Over the last 48 hours, the Republican Party has come to grips with a stark reality: Roy Moore may well win the Alabama special election next Tuesday.
That realization has triggered a series of events. President Donald Trump, always interested in associating himself with winning, endorsed Moore on Monday in a tweet and a phone call — telling the embattled Senate nominee to “go get ’em!” And the very same senators who called on Moore to step aside and condemned him for allegedly pursuing sexual relationships with teenage girls when he was in his 30s started to find ways to walk those comments back.
“I think we’re going to let the people of Alabama decide a week from Tuesday who they want to send to the Senate, and then we’ll address the matter appropriately,” Senate Majority Leader Mitch McConnell of Kentucky said Sunday.
Utah Sen. Orrin Hatch took that rationalization even further on Monday while traveling with Trump in Utah.
Of Trump’s endorsement of Moore, Hatch said: “I don’t think he had any choice but to do that. You know he needs every Republican he can get so he can put his agenda through. So that’s the only Republican you can possibly get down there.”
Added Hatch of the accusations against Moore: “Many of the things he allegedly did are decades ago. So it’s hard to — that’s a decision that has to be made by the people in that state.”
And, of course, the Republican National Committee announced Monday night that it will re-engage financially in the Alabama race just weeks after pulling its money out of the state.
So. This is where we are. In the space of a few weeks, establishment Republicans have gone from saying they believed the allegations made against Moore and insisting he couldn’t and shouldn’t represent the GOP to leaving it to the people of Alabama to decide and attacking the accusations as decades old.
Why? Simple. Because the race is in a week. Moore has denied all of the allegations and never wavered in his pledge to remain in the race. And, perhaps most importantly, polling suggests Moore’s numbers have bounced back after an initial dip following the accusations. In short: He looks like a winner now, so Republicans are finding ways to justify his behavior.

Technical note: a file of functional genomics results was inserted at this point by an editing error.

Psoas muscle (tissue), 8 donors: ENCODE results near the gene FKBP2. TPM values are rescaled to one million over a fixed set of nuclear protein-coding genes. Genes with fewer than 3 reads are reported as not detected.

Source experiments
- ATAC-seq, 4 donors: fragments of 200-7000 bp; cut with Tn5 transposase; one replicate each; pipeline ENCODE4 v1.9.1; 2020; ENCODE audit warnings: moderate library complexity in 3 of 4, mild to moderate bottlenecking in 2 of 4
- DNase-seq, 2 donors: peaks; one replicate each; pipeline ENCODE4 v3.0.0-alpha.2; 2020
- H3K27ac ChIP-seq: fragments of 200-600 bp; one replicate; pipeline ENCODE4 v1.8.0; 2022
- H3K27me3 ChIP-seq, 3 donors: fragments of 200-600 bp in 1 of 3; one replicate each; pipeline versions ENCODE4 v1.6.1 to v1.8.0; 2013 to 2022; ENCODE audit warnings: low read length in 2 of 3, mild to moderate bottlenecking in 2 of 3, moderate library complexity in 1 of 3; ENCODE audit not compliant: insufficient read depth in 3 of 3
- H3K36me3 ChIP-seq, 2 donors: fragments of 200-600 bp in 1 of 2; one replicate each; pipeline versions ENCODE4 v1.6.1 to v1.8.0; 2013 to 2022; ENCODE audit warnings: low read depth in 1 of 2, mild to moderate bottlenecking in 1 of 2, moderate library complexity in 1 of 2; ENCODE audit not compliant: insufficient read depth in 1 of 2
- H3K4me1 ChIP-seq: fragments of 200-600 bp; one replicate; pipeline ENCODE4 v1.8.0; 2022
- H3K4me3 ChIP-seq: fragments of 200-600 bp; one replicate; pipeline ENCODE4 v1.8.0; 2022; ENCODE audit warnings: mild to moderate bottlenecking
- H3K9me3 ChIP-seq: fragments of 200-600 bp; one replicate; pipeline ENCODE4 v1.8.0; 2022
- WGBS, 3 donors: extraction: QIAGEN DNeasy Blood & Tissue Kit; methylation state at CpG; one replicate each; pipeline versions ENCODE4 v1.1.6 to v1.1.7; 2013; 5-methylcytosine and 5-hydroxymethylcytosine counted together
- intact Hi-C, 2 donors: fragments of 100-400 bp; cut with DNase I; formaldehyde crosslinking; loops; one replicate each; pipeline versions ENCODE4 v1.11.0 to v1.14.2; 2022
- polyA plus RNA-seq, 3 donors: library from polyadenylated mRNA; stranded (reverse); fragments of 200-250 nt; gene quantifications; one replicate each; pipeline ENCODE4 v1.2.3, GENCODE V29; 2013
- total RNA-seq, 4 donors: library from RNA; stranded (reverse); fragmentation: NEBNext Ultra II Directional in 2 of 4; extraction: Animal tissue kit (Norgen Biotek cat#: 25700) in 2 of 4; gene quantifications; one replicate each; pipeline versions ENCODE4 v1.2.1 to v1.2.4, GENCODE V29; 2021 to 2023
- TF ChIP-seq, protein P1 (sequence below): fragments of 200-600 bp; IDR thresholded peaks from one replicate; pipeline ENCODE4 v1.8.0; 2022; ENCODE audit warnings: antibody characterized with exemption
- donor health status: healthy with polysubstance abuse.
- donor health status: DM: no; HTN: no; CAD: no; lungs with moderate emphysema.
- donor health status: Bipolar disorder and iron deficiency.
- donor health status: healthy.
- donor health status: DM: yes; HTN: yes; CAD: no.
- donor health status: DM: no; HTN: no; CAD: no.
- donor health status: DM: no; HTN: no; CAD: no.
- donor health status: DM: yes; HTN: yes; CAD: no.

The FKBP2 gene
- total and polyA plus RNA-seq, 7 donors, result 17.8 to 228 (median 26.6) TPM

That logic is transparently obvious in Hatch’s comments about Moore and the race. “You know [Trump] needs every Republican he can get so he can put his agenda through,” is Hatch essentially acknowledging that winning matters more than anything else. Period. Full stop. That any Republican, even one faced with allegations of sexually inappropriate conduct, is better than any Democrat.
That logical leap also puts to lie the idea forwarded by Colorado Republican Sen. Cory Gardner (R) that if Moore wins, Senate Republicans should and would move to expel him from the chamber.
Color me skeptical. The last senator expelled was in 1862 for supporting the Confederacy. And, given the walking back of their Moore criticisms of late, can you imagine Republican senators pushing to overturn the results of a popular election victory? If, as McConnell said, Senate Republicans are content with letting the people of Alabama decide who their senator should be, then the Senate can’t very well overturn that verdict now can they?
There are real risks in Republicans’ newly adopted “winning isn’t everything, it’s the only thing” strategy in Alabama, however.
“Roy Moore in the US Senate would be a stain on the GOP and on the nation,” tweeted 2012 GOP presidential nominee Mitt Romney on Monday night. “Leigh Corfman and other victims are courageous heroes. No vote, no majority is worth losing our honor, our integrity.”
That sentiment was echoed Tuesday morning by Matthew Dowd, who handled polling for George W. Bush’s presidential campaign. “After going all in for Roy Moore, the President, the White House, the GOP, and any of their enablers has zero moral authority to talk about Weinstein, Franken, Conyers, etc.,”tweeted Dowd. “Deplorable.”
The issue Romney and Dowd raise is this: If the core principle of a political party is winning as a means to hold power then that party runs the very real risk of not standing for anything. Winning and power are means to an end. That end is accomplishing the policy goals that a party stands for. Winning isn’t a goal to be achieved via governance.
What Republicans are doing here with their Moore justifications is seeking short-term gain at the very real risk of long-term pain. Keeping a two-seat Senate majority may seem like the most important thing in the world to Senate Republicans today. But, if the cost is sacrificing any sort of moral high ground when it comes to acceptable behavior in politics (and life), the prospect of holding a single Senate seat seems like a very poor tradeoff.